It is good that Gov. Dayton is getting exposure to both well-managed and poorly managed mining operations (“Dayton looks to Michigan for mining model,” Oct. 31). This exposure provides insight as to how we manage mines as they are mined, but how do we hold companies to safety standards when the exposures to their activities may outlive the companies? PolyMet executives have assured us that they will adhere to the highest standards of environmental protection. Surely they will make every effort to protect the environment, but what happens when the mine is closed and the pollution remains? Perhaps we could add a new level of consideration by PolyMet executives. Would their thinking be altered if the state added to their corporate guarantees a requirement of executives personally guaranteeing the safety of their mine, and providing a clawback provision of their salaries, bonuses and a penalty over the course of their careers at PolyMet should the mines cause any of the deleterious environmental effects we all worry about forever? Let’s ask them to put their personal profits and a penalty at a risk commensurate with the risk they are asking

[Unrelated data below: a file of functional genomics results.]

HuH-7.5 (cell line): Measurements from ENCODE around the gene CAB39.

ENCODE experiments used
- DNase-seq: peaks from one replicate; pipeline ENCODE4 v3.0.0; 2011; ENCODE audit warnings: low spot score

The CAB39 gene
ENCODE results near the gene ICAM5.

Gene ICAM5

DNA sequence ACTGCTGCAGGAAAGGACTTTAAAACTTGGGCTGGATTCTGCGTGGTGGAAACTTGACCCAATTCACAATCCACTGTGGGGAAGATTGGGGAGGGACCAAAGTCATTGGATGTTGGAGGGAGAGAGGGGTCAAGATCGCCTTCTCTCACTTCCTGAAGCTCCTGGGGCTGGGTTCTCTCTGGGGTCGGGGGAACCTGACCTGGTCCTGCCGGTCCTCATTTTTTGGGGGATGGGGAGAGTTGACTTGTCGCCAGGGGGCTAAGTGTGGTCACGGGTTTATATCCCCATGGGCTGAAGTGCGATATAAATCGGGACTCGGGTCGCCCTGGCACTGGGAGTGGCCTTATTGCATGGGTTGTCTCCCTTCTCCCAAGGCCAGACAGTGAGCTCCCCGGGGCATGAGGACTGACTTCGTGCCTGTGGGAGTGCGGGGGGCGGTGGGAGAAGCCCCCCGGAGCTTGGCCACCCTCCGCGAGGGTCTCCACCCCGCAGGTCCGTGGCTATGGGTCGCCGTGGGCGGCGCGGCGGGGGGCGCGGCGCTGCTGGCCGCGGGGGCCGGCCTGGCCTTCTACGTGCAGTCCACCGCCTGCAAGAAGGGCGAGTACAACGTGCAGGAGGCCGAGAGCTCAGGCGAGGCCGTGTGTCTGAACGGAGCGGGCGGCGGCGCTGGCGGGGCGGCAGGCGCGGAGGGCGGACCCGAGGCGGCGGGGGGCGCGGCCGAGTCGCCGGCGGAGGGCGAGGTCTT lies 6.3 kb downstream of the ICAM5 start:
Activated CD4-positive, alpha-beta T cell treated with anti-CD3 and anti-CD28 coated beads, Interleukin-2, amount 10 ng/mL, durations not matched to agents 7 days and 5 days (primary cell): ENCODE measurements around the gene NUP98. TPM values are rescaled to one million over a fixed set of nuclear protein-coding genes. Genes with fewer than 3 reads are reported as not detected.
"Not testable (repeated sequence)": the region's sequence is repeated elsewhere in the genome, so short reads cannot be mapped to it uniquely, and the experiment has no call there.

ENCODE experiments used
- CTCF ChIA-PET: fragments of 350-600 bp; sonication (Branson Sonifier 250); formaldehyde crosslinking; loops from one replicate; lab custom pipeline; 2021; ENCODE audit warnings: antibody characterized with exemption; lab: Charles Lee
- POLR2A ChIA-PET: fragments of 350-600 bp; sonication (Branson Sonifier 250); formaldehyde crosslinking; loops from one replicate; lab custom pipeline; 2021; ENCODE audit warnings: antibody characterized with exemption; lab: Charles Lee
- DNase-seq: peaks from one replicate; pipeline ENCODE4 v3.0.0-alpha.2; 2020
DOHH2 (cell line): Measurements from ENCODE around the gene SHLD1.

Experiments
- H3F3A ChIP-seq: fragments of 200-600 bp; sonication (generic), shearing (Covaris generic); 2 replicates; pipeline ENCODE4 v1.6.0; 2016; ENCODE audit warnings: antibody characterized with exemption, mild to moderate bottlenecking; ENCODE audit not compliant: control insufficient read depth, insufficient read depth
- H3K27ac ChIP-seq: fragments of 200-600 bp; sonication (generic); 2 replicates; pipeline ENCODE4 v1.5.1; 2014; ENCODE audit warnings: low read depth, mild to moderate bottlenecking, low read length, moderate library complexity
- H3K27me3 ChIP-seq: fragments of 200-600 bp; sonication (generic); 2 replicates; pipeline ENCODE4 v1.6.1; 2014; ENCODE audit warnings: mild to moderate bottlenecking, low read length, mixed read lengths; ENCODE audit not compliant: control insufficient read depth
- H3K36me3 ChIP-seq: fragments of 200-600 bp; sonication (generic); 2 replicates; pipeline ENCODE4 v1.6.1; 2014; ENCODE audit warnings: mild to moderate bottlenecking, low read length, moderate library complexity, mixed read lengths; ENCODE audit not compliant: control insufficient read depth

John White, Edina



Yes, candidates on both sides should answer to adversaries

Over the weekend, myriad campaigns and candidates seeking the Republican nomination for president loudly demanded a course change on live televised debates. In response to continued Republican bellyaches, the Democratic National Committee should add an additional debate to its schedule to be aired on Fox News and moderated by Sean Hannity and Bill O’Reilly.

The media, for all their faults — real and imagined — play a significant role in the jiggery-pokery that is a presidential election. The Democrats, already past their debate brouhaha, ought to demonstrate to the American public that despite ideological differences and bias, contenders for the presidency should be unafraid to articulate their positions. And, for its part, Fox News could once and for all lay claim that it, not the mainstream media, is truly fair and balanced.

The American presidency demands grit and mettle, and when candidates for our highest office bemoan adversity — however petty — it speaks volumes to their character and intestinal fortitude.

Marco Lanz, Minneapolis

• • •